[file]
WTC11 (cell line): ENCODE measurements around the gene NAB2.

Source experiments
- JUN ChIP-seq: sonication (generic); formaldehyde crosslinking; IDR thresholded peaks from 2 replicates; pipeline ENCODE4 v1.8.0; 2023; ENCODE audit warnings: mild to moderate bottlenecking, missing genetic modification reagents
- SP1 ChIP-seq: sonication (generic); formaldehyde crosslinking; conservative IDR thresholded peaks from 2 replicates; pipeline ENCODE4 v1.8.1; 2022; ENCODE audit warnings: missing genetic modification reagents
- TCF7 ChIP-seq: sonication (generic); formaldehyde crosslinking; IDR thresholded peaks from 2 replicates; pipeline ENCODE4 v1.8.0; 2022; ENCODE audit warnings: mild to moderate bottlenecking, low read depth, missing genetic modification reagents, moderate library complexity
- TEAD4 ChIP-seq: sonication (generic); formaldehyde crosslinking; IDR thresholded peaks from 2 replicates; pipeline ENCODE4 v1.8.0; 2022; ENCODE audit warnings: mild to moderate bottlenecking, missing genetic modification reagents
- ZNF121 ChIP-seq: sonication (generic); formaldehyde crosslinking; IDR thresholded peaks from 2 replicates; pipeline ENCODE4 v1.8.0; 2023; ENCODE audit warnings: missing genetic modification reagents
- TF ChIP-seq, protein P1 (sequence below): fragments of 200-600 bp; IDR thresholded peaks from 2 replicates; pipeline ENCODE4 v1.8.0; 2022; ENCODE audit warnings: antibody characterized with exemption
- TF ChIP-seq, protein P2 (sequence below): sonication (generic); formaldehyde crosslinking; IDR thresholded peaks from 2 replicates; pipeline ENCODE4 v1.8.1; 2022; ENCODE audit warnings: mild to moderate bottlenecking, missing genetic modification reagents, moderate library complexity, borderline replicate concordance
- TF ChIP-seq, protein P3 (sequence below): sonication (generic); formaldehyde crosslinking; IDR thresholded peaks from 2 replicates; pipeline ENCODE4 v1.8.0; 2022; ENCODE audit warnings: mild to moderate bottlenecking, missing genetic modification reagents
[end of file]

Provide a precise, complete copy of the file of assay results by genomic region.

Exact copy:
WTC11 (cell line): ENCODE measurements around the gene NAB2.

Source experiments
- JUN ChIP-seq: sonication (generic); formaldehyde crosslinking; IDR thresholded peaks from 2 replicates; pipeline ENCODE4 v1.8.0; 2023; ENCODE audit warnings: mild to moderate bottlenecking, missing genetic modification reagents
- SP1 ChIP-seq: sonication (generic); formaldehyde crosslinking; conservative IDR thresholded peaks from 2 replicates; pipeline ENCODE4 v1.8.1; 2022; ENCODE audit warnings: missing genetic modification reagents
- TCF7 ChIP-seq: sonication (generic); formaldehyde crosslinking; IDR thresholded peaks from 2 replicates; pipeline ENCODE4 v1.8.0; 2022; ENCODE audit warnings: mild to moderate bottlenecking, low read depth, missing genetic modification reagents, moderate library complexity
- TEAD4 ChIP-seq: sonication (generic); formaldehyde crosslinking; IDR thresholded peaks from 2 replicates; pipeline ENCODE4 v1.8.0; 2022; ENCODE audit warnings: mild to moderate bottlenecking, missing genetic modification reagents
- ZNF121 ChIP-seq: sonication (generic); formaldehyde crosslinking; IDR thresholded peaks from 2 replicates; pipeline ENCODE4 v1.8.0; 2023; ENCODE audit warnings: missing genetic modification reagents
- TF ChIP-seq, protein P1 (sequence below): fragments of 200-600 bp; IDR thresholded peaks from 2 replicates; pipeline ENCODE4 v1.8.0; 2022; ENCODE audit warnings: antibody characterized with exemption
- TF ChIP-seq, protein P2 (sequence below): sonication (generic); formaldehyde crosslinking; IDR thresholded peaks from 2 replicates; pipeline ENCODE4 v1.8.1; 2022; ENCODE audit warnings: mild to moderate bottlenecking, missing genetic modification reagents, moderate library complexity, borderline replicate concordance
- TF ChIP-seq, protein P3 (sequence below): sonication (generic); formaldehyde crosslinking; IDR thresholded peaks from 2 replicates; pipeline ENCODE4 v1.8.0; 2022; ENCODE audit warnings: mild to moderate bottlenecking, missing genetic modification reagents